Catching up on highly regarded crime thrillers of the last year, I’ve turned to audio for these:
By the late Philip Kerr, narrated by John Lee. This was Kerr’s next-to-last historical crime novel featuring Berlin detective Bernie Gunther, and takes place in 1939 and 1956. Lee’s reading imbues Gunther with every sly hint and ironic twist in his attitude toward the Nazis. Some of his colleagues at the time were aware: “I don’t know how you’ve survived this long, Gunther, feeling as you do.” But survive he has, and 17 years later, he’s working in France when a former colleague—now head of the East German secret police, the Stasi—demands he murder a certain woman. Rather than comply, Gunther goes on the run. Scenes of his flight across France are interspersed with recollections of a 1939 murder case at Hitler’s famous mountaintop retreat in Obersalzberg, which he was brought in to solve and which put him right in the middle of a power struggle between two of Hitler’s top men. It would be a hard job to choose which tale is more nerve-wracking. Lee’s Gunther is just right, his Nazis odious, and his Stasi enemies no better. Nominated for a 2018 Edgar Award and five stars from CrimeFictionLover.com.
By Attica Locke, narrated by J.D. Jackson. In northeast Texas, a black man’s body is found floating in the bayou behind the only black-owned business in the tiny fictional town of Lark. Texas Ranger Darren Matthews is on suspension, but decides to poke around. One of the few black Rangers, he’s worked before on race-connected deaths and believes this is one. When he arrives in the town, the sheriff’s men are fishing another body out of the water—this one a white woman. Surely the deaths are linked, but how? And can he prove it? As he tries, Jackson’s narration expertly conveys not just Matthews’s determination, but the sheriff’s weakness, the malevolence of local Aryan Brotherhood of Texas members, the shifting moods of the dead man’s elegant wife from Chicago, who is the sort of Bluebird (messenger) of the title, and, finally, the townspeople black and white who are protecting a decades-old wall of secrets, all of whom are intriguing if just a bit predictable. Winner of the 2018 Edgar Award for Best Novel. TV series in the works.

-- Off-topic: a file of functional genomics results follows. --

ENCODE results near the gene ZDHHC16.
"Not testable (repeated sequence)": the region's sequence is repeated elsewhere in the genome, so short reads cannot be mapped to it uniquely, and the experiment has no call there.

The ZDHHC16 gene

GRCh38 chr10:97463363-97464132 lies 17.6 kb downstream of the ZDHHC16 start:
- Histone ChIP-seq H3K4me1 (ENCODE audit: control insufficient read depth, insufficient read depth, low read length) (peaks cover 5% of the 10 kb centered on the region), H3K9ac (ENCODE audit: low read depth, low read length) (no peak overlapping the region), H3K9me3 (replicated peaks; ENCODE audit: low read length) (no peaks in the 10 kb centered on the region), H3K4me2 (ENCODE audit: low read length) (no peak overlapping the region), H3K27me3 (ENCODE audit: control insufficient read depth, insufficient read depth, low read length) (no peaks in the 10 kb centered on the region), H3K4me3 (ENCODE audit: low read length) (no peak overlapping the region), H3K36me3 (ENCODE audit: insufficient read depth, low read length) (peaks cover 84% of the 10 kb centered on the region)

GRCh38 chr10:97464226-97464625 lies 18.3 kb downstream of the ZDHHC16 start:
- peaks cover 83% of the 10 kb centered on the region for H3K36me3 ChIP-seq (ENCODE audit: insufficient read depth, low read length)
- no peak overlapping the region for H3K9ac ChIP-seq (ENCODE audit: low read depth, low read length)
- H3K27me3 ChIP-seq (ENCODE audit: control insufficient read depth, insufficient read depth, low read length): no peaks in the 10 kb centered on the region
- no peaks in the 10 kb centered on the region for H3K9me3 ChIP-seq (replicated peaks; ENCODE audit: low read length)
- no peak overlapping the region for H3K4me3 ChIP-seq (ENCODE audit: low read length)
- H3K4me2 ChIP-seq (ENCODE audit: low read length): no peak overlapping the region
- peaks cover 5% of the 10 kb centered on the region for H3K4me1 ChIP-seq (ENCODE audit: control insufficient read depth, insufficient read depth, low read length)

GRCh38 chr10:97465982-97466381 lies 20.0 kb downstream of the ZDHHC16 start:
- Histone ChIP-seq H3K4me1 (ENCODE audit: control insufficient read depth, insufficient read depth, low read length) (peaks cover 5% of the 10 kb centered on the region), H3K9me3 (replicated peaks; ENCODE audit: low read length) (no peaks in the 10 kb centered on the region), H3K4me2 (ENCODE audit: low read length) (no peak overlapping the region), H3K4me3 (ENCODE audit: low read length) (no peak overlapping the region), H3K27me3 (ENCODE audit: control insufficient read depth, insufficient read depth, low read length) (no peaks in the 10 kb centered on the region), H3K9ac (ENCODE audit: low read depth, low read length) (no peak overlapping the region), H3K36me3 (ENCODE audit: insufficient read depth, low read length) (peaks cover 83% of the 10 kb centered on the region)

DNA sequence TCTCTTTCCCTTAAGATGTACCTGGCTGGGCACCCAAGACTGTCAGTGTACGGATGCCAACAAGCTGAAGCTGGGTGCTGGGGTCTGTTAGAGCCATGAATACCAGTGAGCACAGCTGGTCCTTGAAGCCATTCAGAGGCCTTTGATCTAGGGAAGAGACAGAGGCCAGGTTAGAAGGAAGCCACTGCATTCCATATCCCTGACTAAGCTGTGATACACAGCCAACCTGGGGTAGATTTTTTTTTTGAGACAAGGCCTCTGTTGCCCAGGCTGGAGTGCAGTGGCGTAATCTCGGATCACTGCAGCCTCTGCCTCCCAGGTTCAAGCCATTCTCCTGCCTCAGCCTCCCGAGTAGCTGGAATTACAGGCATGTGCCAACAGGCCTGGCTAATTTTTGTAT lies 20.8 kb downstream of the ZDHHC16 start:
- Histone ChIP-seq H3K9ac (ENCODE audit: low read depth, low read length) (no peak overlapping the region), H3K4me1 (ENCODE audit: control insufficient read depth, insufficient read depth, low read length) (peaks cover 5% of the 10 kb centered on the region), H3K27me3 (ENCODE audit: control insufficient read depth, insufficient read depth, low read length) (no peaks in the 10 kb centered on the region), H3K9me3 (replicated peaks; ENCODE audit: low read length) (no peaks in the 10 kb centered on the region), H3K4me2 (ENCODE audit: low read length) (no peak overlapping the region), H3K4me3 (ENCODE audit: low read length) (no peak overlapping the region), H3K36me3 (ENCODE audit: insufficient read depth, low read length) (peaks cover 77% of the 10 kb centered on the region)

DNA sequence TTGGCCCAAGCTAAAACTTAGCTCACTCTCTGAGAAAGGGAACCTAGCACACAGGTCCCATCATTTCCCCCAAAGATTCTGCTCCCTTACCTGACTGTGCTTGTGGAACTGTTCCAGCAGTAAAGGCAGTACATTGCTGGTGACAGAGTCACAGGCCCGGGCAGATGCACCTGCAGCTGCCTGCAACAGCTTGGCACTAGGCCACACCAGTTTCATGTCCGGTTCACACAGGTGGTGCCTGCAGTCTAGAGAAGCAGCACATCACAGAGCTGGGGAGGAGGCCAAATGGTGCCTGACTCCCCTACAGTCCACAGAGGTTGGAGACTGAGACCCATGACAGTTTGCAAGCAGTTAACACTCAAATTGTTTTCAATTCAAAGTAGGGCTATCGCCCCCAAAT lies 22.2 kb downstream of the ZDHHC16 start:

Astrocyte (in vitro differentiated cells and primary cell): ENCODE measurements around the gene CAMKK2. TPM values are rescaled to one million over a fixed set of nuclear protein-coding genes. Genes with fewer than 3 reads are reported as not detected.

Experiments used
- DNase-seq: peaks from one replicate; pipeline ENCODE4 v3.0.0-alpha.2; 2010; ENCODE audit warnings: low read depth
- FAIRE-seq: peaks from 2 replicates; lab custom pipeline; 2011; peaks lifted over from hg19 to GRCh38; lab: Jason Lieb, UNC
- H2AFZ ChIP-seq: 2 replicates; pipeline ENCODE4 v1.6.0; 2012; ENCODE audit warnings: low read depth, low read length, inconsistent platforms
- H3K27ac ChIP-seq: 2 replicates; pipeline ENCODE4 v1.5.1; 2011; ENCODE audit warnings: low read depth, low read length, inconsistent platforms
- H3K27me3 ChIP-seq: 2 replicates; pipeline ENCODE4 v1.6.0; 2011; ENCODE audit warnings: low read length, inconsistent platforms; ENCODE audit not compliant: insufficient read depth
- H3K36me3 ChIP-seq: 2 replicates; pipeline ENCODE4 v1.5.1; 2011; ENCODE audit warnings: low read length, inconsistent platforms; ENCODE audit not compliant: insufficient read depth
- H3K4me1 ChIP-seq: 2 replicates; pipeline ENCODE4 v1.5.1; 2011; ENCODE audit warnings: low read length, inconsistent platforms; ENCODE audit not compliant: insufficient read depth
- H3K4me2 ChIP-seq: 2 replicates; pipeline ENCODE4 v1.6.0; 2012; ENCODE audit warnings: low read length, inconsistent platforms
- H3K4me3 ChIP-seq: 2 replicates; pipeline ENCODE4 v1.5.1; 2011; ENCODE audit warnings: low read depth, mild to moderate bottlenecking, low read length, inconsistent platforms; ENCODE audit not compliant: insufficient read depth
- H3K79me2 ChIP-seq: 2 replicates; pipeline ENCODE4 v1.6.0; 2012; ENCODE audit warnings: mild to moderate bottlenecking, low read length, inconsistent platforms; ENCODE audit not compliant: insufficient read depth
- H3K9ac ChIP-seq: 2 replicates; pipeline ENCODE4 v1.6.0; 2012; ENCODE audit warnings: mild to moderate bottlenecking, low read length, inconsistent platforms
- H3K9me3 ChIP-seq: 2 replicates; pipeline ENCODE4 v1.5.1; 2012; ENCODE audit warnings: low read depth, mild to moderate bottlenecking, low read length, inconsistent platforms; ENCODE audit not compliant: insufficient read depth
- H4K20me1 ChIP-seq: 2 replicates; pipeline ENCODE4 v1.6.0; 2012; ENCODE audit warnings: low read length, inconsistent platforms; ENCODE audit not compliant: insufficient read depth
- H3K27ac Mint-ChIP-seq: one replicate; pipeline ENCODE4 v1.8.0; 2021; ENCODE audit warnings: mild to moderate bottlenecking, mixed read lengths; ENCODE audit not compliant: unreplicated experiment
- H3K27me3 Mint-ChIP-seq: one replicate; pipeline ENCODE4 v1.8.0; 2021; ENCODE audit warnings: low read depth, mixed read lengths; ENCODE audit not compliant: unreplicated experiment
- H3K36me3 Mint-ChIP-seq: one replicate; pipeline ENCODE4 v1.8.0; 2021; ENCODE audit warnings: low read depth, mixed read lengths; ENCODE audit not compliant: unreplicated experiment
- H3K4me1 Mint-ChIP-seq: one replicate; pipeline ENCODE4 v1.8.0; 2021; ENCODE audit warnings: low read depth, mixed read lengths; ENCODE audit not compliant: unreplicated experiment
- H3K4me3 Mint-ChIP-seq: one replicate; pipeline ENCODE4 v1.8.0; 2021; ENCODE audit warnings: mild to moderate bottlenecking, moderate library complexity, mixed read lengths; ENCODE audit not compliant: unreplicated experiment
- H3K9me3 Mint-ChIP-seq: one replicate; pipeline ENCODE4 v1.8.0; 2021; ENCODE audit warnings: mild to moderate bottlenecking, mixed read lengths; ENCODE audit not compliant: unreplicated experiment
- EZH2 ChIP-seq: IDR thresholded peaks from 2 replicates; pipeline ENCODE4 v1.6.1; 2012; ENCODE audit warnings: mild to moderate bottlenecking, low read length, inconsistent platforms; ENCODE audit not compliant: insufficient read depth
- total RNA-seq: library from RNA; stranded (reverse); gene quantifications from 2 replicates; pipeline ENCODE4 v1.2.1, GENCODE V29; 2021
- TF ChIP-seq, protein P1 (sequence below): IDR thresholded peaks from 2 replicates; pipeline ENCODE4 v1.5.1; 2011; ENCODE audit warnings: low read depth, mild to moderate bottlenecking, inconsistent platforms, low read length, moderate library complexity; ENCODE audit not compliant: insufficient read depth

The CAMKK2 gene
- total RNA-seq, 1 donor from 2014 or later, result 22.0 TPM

*****The Marsh King’s Daughter
By Karen Dionne, narrated by Emily Rankin. Helena Pelletier is the protagonist in this thriller, set in the Michigan’s Upper Peninsula. She’s trying to live a normal life with her husband and two daughters, while keeping her bizarre past a secret. Rankin’s reading makes it clear this isn’t easy, and it becomes impossible when her Native American father kills two guards and escapes from prison, “armed and dangerous.” Years before, he kidnapped a fourteen-year-old girl and took her into the remote marshlands as his wife. There they lived off the land and had a daughter—Helena. Rankin conveys how much the young Helena adored her father and what he taught her about hunting, fishing, and survival. Eventually, the girl and her mother were found, and her father ended up in prison, an outcome that has left Helena deeply conflicted. Now that he’s on the run, she’s has to see whether she can live up to his nickname for her, Bangii-Agawaateyaa, “Little Shadow,” and find him before he finds her and her daughters. An international bestseller, it was frequently named one of the best books of 2017. Movie in the works.